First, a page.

Ex Machina – Review

Alex Garland’s “Ex Machina” is Captivating and Mind Blowing Masterpiece.
Alexander (Alex) Medawar Garland, a forty five year old London born screenwriter, novelist, film producer and director has a had a rather impressive career.

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Regardless of his previous achievements, it was not until 2015 that he made his debut in directing with “Ex Machina”. This feature film which he created and wrote himself is a British science fiction thriller that was made on a budget of fifteen million dollars and grossed more than twenty million more.
It stars Caleb Smith (Domhnall Gleeson), a programmer for Bluebook, the world’s premier search engine who wins a visit to the company CEO’s home. His boss Nathan Bateman (played by Oscar Isaac) lives alone save for a mute housemaid named Kyoko (Sonoya Mizuno) and Ava (Alicia Vikander) a realistic robot created by Nathan using information and data stolen from millions of Bluebook’s users. Although Ava is artificial, she exhibits the personality, emotions and mannerisms of a human being. Nathan requires that Caleb should carry out the Turing test to determine Ava’s ability to bond with humans.
Caleb and Ava bond and what follows is a web of mind boggling conspiracies, unexpected betrayals and well-orchestrated lies that will see employee turning against employer and robot against human.
I believe that “Ex Machina’s” strength lies in its unusual ability to engage the viewer which is most often lacking in sci-fi movies. Its ability to have the audience sitting on the edge of their seats and the constant suspense is what makes Alex Garland’s latest movie a success.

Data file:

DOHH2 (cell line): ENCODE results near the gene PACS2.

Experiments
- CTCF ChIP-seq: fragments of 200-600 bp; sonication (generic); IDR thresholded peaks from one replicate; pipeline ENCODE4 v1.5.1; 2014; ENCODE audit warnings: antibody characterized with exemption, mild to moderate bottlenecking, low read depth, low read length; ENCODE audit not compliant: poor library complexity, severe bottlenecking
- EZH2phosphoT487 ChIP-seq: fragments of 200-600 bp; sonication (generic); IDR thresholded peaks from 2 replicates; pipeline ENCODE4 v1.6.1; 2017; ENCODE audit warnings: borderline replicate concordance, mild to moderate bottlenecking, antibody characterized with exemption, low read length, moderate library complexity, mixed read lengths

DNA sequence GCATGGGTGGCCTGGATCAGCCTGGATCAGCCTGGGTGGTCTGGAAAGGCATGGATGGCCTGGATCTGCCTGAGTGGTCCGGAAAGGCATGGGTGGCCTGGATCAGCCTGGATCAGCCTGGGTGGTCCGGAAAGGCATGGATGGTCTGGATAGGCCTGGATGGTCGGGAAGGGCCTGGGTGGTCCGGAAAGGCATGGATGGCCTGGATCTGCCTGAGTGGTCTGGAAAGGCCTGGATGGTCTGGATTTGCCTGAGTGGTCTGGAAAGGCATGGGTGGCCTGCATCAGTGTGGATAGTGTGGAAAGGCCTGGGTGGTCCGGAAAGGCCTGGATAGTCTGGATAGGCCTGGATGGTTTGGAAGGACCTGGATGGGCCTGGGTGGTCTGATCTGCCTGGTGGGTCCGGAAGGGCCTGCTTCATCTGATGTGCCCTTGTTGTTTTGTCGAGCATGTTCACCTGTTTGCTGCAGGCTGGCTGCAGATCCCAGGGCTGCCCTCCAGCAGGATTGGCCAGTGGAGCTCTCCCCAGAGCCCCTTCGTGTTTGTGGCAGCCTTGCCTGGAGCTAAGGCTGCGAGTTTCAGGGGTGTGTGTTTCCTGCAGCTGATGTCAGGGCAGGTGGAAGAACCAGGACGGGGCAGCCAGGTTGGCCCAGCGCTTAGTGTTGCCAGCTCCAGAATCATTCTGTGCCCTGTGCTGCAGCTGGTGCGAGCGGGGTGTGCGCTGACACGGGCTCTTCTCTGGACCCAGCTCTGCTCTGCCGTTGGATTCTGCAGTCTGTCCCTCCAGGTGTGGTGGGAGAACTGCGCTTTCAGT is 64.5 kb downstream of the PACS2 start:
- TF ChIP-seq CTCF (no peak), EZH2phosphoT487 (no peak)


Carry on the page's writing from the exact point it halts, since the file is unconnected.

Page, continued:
About Alex Garland

In 1992, he graduated with a Bachelor of Arts degree in History of Art from the University of Manchester and became active only four years later with his first book, “The Beach” which was published in 1996. It went ahead to be adapted by Danny Boyle in 2000 and made into a movie of the same name starring Leonardo Dicaprio. Second came “The Tesseract” in 1998 which was also made into a film and starred Jonathan Rhys Meyers. “The Coma”, his third novel was published in 2004.
In 2002 and 2007, he wrote screenplays for “28 Days Later” and “Sunshine” respectively both of which were directed by Danny Boyle and starred Cillian Murphy. The former earned him the Best Screenplay Honour at the 2004 Fangoria Chainsaw Awards. His role in writing of the script for the film adaptation of “Halo” earned him an astounding one million US dollars. Then came the script for the 2010 film “Never Let Me Go” which was derived from Kazuo Ishiguro’s novel. In 2012 he also wrote and produced the screenplay for “Dredd” a film based on the “Judge Dredd” comic book. Together with Tameem Antoniades he won a 2011 award from the Writer’s Guild of Great Britain for writing the script and story for “Enslaved: Odyssey to the West” – a Playstation 3 and Xbox 360 game.
Garland also sat in as an executive producer for “28 Weeks Later” a follow up of “28 Days Later”.